3) The Baucus plan fails to control drug costs by failing to allow a
single efficient national health insurance company such as Medicare to
bid on pharmaceuticals. In addition, the Baucus plan by failing to put
all Americans on a National Health Insurance Plan such as Medicare does
little to shrink the 'risk pool' of insured, thereby failing to decrease
insurance premium expenses for all Americans.

4) The Baucus plan fails to provide funding for scientific, clinical and
epidemiological research and development by allowing private private
insurance companies to divert funds from medical research and
development to instead support their massive and profitable
administrative and executive bureaucratic overheads.

5) The Baucus plan fails to provide physicians with the same legal
protection from malpractice lawsuits which have been established for
commercial health insurance corporations during the last 3 decades.

6) The Baucus plan fails to explain where to find the 1.5 million new
health care workers which will be needed once 100 million new Americans
obtain health care insurance. Health care workers can be found easily by
shutting down the wasteful and inefficient private health insurance
companies, putting all Americans on National Health Insurance such as
Medicare. The 1.5 million former private insurance company bureaucrats
can then be remployed to actually deliver health care in hospitals,
clinics, nursing homes, assisted living facilities, pharmacies and home
health services such as Alzheimer family assistance.

7) The Baucus Plan fails to address this problem of disenfranchised
physicians. Many physicians in this country have left the practice of
medicine, or downsized their practices due to private insurance company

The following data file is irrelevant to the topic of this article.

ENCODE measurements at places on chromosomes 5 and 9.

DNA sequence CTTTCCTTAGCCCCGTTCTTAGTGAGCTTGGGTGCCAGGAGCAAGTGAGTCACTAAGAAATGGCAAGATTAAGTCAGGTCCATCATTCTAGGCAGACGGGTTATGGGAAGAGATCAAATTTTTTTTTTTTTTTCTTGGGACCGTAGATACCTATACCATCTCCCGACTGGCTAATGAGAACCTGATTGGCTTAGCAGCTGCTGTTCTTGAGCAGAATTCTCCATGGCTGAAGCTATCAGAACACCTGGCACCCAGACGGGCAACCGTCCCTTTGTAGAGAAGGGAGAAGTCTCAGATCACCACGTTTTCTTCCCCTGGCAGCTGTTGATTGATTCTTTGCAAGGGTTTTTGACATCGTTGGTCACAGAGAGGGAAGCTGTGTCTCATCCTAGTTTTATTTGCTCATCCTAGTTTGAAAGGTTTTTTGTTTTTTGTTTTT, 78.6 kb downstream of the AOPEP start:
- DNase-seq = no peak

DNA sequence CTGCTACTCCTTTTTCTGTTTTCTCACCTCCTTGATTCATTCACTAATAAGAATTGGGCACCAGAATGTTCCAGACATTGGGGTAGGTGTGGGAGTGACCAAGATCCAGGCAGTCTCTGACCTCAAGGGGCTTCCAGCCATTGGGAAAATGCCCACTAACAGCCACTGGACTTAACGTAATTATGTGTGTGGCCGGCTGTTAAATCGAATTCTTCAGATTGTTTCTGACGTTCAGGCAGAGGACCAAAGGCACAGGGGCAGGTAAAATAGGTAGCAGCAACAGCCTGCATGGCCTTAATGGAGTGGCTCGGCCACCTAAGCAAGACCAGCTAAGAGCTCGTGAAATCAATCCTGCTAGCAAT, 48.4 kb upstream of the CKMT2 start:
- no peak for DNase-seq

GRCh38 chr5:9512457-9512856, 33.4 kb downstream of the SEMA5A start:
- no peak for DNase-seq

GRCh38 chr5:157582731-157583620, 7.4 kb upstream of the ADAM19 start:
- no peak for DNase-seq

abuses, malpractice threats and direct pharmaceutical marketing. A
recent national poll of physicians based on the AMA database
demonstrated that 60% of physicians support a single payer National
Health Insurance such as Medicare. A continuation and technological
upgrading of our most fair Medicare Health Insurance for all based on
the concepts outlined above, would undoubtedly motivate those
disenfranchised physicians to return to the profession and bright
younger physicians to invigorate the field.

The Baucus plan is wasteful, inefficient, fragmented, creates a new redundant bureaucracy, and will continue to provide no potential future health improvements for America. Only an efficient National Health Insurance carrier such as a technologically upgraded Medicare Insurance company will be able to provide low cost health insurance and pharmaceuticals for all Americans while maintaining the quality of private physician practices and Hospitals.


At 3:53 PM, Blogger pdachicago said...


You are so right. David Sirota says that Baucus' pet name is "Senator K". "K" as in K street, the notorious Washington D. C. avenue of corrupt lobbyists. So we know where Baucus comes from.

The bigger picture I think, is the plan of the Dem party leadership, which sees a 1000 Reich. It gets all the votes of a population increasingly desperate for some crumbs from the Corporate table while the party leaders lasso huge donations from corporations grateful for being plugged into ever bigger streams of government money. Corporate socialism. Right now, it looks good for them, but in a year or two, it might be time for a 3rd party.

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At 8:05 AM, Anonymous crisis intervention said...

The proposal for a full coverage of benefits on people with substance abuse, makes life convenient for these drug addicts. This decision benefits both the addict and people as it creates a safer environment and crime free surroundings.

At 7:17 PM, Blogger said...

A call to action.

If you don't like a particular TV program, you call their sponsors and tell them you will boycott them until the program either goes off the air or changes to your liking. This works similar with
political parties, politicians and their sponsors (campaign contributors).

If you have a blog please post this on your blog. I want to get at least 100,000 people to sign these petitions, the first one which you can demand single payer health care and a fix to the Medicare prescription drug benefit.

Read and sign these legislative petitions please and get hundreds of people to sign them and they will automatically go to Republican minority leaders Sen. McConnell and Rep. Boehner right away once you sign the petiton.